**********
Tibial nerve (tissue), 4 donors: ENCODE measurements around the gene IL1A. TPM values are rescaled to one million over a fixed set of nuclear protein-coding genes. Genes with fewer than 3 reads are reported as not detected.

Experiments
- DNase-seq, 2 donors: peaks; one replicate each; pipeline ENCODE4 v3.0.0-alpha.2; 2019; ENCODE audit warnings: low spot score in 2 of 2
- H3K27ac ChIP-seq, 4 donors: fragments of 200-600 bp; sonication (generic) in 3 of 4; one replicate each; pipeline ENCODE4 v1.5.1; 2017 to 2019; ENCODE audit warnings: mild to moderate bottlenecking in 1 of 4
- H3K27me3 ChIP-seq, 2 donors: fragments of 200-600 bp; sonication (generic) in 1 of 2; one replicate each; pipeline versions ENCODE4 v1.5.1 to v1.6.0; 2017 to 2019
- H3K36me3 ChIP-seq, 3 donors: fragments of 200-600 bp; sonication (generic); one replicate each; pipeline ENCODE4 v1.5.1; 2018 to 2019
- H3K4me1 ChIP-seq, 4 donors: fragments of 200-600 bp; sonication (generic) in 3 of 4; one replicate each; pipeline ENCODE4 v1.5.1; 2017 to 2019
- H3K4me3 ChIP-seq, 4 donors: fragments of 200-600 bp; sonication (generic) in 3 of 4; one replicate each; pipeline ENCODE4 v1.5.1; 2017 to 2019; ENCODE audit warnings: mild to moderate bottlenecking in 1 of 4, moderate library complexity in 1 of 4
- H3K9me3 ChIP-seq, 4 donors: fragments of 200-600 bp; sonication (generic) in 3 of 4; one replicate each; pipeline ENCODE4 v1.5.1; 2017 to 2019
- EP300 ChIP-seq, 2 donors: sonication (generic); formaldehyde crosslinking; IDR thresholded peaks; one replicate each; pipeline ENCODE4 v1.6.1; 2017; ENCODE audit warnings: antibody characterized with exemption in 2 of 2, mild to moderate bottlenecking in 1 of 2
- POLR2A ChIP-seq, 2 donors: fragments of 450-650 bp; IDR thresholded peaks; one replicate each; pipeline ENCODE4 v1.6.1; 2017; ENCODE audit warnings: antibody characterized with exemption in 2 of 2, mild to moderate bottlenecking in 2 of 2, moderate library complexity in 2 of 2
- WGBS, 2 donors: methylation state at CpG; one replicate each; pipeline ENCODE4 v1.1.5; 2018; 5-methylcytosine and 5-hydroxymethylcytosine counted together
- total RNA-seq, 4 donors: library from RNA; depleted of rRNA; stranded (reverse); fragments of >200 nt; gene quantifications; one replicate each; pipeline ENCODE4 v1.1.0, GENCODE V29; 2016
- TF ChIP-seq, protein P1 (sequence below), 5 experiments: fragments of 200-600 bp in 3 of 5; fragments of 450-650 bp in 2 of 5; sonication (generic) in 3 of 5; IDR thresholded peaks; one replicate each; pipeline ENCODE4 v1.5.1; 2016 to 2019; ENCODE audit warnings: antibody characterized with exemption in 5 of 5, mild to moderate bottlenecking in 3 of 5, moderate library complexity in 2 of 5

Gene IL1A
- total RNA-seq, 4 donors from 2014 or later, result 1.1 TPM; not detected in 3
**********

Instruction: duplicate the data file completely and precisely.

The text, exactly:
Tibial nerve (tissue), 4 donors: ENCODE measurements around the gene IL1A. TPM values are rescaled to one million over a fixed set of nuclear protein-coding genes. Genes with fewer than 3 reads are reported as not detected.

Experiments
- DNase-seq, 2 donors: peaks; one replicate each; pipeline ENCODE4 v3.0.0-alpha.2; 2019; ENCODE audit warnings: low spot score in 2 of 2
- H3K27ac ChIP-seq, 4 donors: fragments of 200-600 bp; sonication (generic) in 3 of 4; one replicate each; pipeline ENCODE4 v1.5.1; 2017 to 2019; ENCODE audit warnings: mild to moderate bottlenecking in 1 of 4
- H3K27me3 ChIP-seq, 2 donors: fragments of 200-600 bp; sonication (generic) in 1 of 2; one replicate each; pipeline versions ENCODE4 v1.5.1 to v1.6.0; 2017 to 2019
- H3K36me3 ChIP-seq, 3 donors: fragments of 200-600 bp; sonication (generic); one replicate each; pipeline ENCODE4 v1.5.1; 2018 to 2019
- H3K4me1 ChIP-seq, 4 donors: fragments of 200-600 bp; sonication (generic) in 3 of 4; one replicate each; pipeline ENCODE4 v1.5.1; 2017 to 2019
- H3K4me3 ChIP-seq, 4 donors: fragments of 200-600 bp; sonication (generic) in 3 of 4; one replicate each; pipeline ENCODE4 v1.5.1; 2017 to 2019; ENCODE audit warnings: mild to moderate bottlenecking in 1 of 4, moderate library complexity in 1 of 4
- H3K9me3 ChIP-seq, 4 donors: fragments of 200-600 bp; sonication (generic) in 3 of 4; one replicate each; pipeline ENCODE4 v1.5.1; 2017 to 2019
- EP300 ChIP-seq, 2 donors: sonication (generic); formaldehyde crosslinking; IDR thresholded peaks; one replicate each; pipeline ENCODE4 v1.6.1; 2017; ENCODE audit warnings: antibody characterized with exemption in 2 of 2, mild to moderate bottlenecking in 1 of 2
- POLR2A ChIP-seq, 2 donors: fragments of 450-650 bp; IDR thresholded peaks; one replicate each; pipeline ENCODE4 v1.6.1; 2017; ENCODE audit warnings: antibody characterized with exemption in 2 of 2, mild to moderate bottlenecking in 2 of 2, moderate library complexity in 2 of 2
- WGBS, 2 donors: methylation state at CpG; one replicate each; pipeline ENCODE4 v1.1.5; 2018; 5-methylcytosine and 5-hydroxymethylcytosine counted together
- total RNA-seq, 4 donors: library from RNA; depleted of rRNA; stranded (reverse); fragments of >200 nt; gene quantifications; one replicate each; pipeline ENCODE4 v1.1.0, GENCODE V29; 2016
- TF ChIP-seq, protein P1 (sequence below), 5 experiments: fragments of 200-600 bp in 3 of 5; fragments of 450-650 bp in 2 of 5; sonication (generic) in 3 of 5; IDR thresholded peaks; one replicate each; pipeline ENCODE4 v1.5.1; 2016 to 2019; ENCODE audit warnings: antibody characterized with exemption in 5 of 5, mild to moderate bottlenecking in 3 of 5, moderate library complexity in 2 of 5

Gene IL1A
- total RNA-seq, 4 donors from 2014 or later, result 1.1 TPM; not detected in 3